Dr. Terry Sullivan, in his study, “Presidential Work During the First One Hundred Days,” analyzes the work schedules of Presidents Dwight Eisenhower through George H. W. Bush during their first 100 days in office. With 50,000 observations of 20,000 events over nearly four decades, the report takes on two tasks: describing the president’s workday and drawing conclusions about commitment, engagement, isolation, organizational choices, and effectiveness.
In an interview with Government Executive’s Michelle Williams, he says “it’s an easy standard to hold every president against, to compare every president to.” In this vein, several media outlets are monitoring “the first 100 days.” These include: BBC’s Obama Diary, CNN’s First 100 Days, and Huffington Post’s Obama’s First 100 Days.
Dr. Sullivan’s data, which took a number of years to compile from a variety of official records, shows that presidents experienced a 30 percent increase in their workdays since Eisenhower. His look at details, such as the amount of time on the phone, in one-on-one meetings, in groups, events, or on travel, showed interesting patterns between presidents during their first 100 days and, in some cases, dispelled some historical myths. For example, Reagan, not Nixon, was the most isolated. Sullivan also found that president’s with greater hierarchy in their operations had not only more productive work days but also had increased ranges of engagement with outsiders.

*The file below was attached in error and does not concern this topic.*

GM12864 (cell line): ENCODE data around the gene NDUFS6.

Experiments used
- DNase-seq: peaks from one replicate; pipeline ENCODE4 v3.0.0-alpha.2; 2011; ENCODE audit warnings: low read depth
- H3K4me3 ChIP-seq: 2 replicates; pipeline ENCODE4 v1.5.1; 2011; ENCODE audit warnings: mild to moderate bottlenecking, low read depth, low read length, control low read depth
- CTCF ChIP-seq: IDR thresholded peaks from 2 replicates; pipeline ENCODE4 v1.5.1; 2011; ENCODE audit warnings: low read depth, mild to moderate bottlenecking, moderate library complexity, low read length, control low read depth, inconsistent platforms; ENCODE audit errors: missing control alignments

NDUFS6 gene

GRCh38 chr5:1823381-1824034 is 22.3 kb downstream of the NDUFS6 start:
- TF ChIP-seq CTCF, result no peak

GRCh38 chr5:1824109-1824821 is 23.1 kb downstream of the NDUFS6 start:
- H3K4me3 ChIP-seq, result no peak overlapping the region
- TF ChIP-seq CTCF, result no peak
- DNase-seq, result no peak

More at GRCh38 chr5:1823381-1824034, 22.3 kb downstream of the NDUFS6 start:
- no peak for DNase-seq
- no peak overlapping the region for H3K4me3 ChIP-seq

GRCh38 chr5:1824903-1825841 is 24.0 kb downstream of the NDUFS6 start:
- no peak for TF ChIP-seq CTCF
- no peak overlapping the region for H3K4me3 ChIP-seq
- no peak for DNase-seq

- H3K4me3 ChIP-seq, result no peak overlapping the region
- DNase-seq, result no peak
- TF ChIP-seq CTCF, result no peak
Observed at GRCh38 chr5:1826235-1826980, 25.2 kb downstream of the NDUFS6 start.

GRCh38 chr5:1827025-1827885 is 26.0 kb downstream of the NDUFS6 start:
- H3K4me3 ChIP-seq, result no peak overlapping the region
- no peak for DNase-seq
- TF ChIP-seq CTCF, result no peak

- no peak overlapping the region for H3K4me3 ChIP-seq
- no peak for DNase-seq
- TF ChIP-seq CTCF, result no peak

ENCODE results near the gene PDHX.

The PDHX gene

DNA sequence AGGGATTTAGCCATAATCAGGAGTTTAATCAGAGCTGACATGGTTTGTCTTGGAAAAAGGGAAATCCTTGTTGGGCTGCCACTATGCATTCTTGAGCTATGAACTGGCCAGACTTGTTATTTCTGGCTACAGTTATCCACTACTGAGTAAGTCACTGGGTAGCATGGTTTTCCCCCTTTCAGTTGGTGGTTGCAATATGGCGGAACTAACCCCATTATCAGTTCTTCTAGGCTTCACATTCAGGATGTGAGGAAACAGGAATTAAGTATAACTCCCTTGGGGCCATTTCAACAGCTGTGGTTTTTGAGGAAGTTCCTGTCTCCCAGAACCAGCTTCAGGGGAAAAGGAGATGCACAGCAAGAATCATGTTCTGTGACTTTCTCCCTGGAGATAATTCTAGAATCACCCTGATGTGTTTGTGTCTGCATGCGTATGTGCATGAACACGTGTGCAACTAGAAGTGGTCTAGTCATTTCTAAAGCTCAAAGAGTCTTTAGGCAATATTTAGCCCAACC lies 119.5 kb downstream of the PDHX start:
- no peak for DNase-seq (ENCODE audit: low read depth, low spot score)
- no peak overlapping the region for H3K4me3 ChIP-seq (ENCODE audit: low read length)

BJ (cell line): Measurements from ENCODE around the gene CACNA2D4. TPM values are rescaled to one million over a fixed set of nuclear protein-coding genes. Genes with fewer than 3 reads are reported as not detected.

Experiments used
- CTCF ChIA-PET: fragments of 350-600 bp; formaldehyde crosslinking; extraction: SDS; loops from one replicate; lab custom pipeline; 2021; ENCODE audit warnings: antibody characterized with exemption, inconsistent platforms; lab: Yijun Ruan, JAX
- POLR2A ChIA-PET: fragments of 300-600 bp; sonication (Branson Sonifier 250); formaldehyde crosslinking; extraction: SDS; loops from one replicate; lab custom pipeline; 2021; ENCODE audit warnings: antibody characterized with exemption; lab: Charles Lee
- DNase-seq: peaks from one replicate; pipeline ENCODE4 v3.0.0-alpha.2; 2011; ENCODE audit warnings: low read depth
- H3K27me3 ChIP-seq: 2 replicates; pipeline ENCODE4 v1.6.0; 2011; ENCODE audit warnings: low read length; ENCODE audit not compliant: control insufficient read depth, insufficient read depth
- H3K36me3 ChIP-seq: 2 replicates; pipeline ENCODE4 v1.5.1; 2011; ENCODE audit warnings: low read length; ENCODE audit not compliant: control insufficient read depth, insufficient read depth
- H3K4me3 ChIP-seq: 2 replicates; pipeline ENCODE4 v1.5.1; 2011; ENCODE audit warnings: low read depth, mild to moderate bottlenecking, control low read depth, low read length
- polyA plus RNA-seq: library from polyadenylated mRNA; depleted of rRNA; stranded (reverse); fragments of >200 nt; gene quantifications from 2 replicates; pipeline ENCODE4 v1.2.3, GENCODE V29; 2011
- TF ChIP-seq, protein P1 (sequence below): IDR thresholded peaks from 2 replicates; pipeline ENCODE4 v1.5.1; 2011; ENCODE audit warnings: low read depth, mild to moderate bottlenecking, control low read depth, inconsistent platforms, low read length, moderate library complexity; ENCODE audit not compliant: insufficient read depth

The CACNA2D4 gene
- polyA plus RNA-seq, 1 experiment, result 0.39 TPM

It will be interesting to see how future scholars rate the more recent presidents. They’ll have to add a new time-tracking category for President Obama – time spent on email and his Blackberry!